Hello everyone! Hope you’ve had a tremendous week of apple picking and pumpkin spice sipping. It’s starting to feel like fall, and as the leaves change, it’s time to cozy up (preferably with a puzzle in hand). So, let’s look at some crosswords of the past week!
Clues you can use
Monday, Sept. 25 (BEQ Themeless Monday, constructed by Brendan Emmett Quigley)
Fictitious entry in a dictionary to prevent piracy = MOUNTWEAZEL
If you are going to do any sort of publishing, you can’t steal from other people. A classic form of copyright trap is a Mountweazel, named for Lillian Virginia Mountweazel – who is herself a Mountweazel, as she is a fictional person in the 1975 edition of the New Columbia Encyclopedia. If you see her in another encyclopedia, well, you know where they sourced her from. Used successfully over the past century, the Mountweazel has created some true changes. In the trivia world, the best-known example is Fred L. Worth’s entry about Columbo’s first name (he said it was Phillip), which was then used as a question in the first edition of Trivial Pursuit. In less litigious settings, the non-existence of fictional Agloe, New York, was central to the 2008 novel Paper Towns, by John Green – which also features a pet dog named Myrna Mountweazel.
Wednesday, Sept. 27 (USA Today, constructed by May Huang & Rafael Musa)
Olivia Rodrigo’s debut album = SOUR
As Rodrigo notes in her new album, Guts, “Our problems are all solvable.” If you’re under 25, she likely needs no introduction: once a star on the Disney Channel series Bizaardvark and Disney Plus’s High School Musical: The Musical: The Series, Rodrigo has rocketed to pop stardom in the past few years. Her May 2021 album Sour was created almost out of necessity, after the viral success of the song “Drivers License” a few months earlier. Sour also included the hit songs “Deja Vu” and “Good 4 U,” the latter of which became her second Number One. “Drivers License” was also nominated at the Grammys for both Record of the Year and Song of the Year, and won Best Pop Solo Performance. Naturally, that followup album (released Sept. 8) and its lead single both topped the charts. Not too bad for someone who’s still just 20!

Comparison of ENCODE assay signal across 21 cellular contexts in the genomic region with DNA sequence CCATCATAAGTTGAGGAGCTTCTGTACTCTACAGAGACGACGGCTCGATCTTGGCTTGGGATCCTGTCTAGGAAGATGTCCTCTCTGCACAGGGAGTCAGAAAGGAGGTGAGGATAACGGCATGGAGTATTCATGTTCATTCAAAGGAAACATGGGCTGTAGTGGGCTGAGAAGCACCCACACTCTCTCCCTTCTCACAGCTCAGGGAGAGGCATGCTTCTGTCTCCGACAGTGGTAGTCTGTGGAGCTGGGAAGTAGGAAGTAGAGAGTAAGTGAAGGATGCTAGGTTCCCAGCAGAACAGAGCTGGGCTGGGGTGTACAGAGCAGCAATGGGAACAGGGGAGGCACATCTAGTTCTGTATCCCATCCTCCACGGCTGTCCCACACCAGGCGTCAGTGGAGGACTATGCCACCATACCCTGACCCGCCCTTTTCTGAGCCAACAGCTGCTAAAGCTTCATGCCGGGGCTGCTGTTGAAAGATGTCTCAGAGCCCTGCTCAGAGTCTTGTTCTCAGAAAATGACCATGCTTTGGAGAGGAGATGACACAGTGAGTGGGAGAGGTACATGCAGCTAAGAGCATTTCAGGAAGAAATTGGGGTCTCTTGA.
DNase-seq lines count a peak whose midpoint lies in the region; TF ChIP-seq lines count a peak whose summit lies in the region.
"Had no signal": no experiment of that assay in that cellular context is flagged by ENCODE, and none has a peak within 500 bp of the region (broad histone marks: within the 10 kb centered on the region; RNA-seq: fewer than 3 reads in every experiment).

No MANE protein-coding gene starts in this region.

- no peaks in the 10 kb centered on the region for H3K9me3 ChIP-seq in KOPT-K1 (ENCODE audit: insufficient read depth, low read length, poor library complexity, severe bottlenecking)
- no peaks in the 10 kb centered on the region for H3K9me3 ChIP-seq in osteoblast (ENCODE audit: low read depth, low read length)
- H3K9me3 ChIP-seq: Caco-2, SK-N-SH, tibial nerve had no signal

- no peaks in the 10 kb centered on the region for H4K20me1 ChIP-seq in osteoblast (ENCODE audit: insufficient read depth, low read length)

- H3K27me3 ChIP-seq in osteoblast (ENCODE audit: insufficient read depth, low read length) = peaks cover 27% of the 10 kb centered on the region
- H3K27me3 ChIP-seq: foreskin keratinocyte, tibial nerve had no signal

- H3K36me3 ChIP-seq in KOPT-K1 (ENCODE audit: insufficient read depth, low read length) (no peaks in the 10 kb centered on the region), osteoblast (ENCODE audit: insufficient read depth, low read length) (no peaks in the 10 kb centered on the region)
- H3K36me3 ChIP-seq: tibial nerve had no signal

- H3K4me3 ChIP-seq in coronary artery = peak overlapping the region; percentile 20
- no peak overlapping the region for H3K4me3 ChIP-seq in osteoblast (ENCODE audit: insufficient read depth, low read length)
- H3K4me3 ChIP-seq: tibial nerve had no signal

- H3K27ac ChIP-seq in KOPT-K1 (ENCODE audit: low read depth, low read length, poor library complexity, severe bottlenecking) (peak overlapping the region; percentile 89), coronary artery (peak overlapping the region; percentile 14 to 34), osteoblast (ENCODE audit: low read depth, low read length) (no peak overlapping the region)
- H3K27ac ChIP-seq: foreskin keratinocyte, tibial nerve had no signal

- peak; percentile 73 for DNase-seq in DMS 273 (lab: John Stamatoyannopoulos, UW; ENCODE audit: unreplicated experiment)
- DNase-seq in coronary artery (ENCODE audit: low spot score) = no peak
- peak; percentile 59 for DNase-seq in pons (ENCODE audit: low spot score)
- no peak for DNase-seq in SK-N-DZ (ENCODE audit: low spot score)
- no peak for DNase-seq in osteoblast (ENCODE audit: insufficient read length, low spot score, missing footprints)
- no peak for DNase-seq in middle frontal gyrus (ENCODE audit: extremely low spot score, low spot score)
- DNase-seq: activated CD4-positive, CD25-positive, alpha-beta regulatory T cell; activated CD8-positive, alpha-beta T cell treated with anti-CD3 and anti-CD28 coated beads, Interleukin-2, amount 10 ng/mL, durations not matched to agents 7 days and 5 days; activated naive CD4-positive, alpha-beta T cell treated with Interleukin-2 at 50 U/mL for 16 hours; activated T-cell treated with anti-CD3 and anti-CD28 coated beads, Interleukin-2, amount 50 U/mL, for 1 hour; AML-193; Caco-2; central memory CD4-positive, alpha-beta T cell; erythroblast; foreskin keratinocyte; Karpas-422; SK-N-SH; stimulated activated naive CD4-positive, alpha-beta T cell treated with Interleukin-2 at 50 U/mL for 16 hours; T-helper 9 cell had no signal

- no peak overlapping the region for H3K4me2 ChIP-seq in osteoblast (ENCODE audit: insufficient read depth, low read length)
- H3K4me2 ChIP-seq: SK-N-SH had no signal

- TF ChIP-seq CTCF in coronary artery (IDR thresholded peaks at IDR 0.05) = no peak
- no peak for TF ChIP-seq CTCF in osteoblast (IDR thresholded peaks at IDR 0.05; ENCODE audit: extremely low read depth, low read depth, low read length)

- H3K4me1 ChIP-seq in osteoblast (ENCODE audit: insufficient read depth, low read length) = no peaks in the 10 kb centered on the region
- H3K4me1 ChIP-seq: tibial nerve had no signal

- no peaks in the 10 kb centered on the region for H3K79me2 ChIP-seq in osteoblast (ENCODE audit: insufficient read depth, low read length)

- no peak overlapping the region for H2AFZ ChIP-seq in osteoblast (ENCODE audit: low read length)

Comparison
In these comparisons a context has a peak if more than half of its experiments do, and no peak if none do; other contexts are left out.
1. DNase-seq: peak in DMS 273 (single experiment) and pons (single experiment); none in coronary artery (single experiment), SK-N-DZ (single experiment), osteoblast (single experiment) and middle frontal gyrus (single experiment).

Thursday, Sept. 28 (New York Times, constructed by Ricky Cruz)
Video game hero who battles the evil Dr. Wily = MEGAMAN
In 1987, the original Mega Man game (called Rockman in Japan) debuted on the NES, while its most recent installment Mega Man 11 debuted in 2018 on the Nintendo Switch. Between those two games, the Mega Man franchise spawned 30 more games, including the 15-game spin-off series Mega Man X. In 2009, the website GameDaily named the character Mega Man the best Capcom character of all time – a list that also includes favorites from Resident Evil, Street Fighter, and Ace Attorney.
Some (joy-)sticky solving
Here are five more NYT crossword clues that feature video games. Game on!
Video game franchise whose players gather natural resources (9) = MINECRAFT
Video game franchise featuring a clone assassin (6) = HITMAN
Best-selling video game series beginning in 1997, for short (3) = GTA
Video game whose working title was Micropolis (7) = SIMCITY
Video game genre for Space Invaders (9) = SHOOTEMUP
Across the News
This week in crossword news, Hollywood Reporter highlighted the emerging crossword scene for Apple users, with the new Apple News crosswords. If you use Apple News on your phone or laptop, you can solve a daily crossword puzzle with fresh fill and fun themes. Longtime constructor Ross Trudeau serves as the editor, and says, “We’re taking a modern approach to the game that will make it more welcoming to newcomers.” If you want a new crossword you can solve on your phone, be sure to check out Apple News puzzles.
Have a great week and a happy October, and we’ll solve some more next time!
Chris King is a longtime crossword commentator, and the author of five published puzzle books. His column appears on Questionist every Sunday.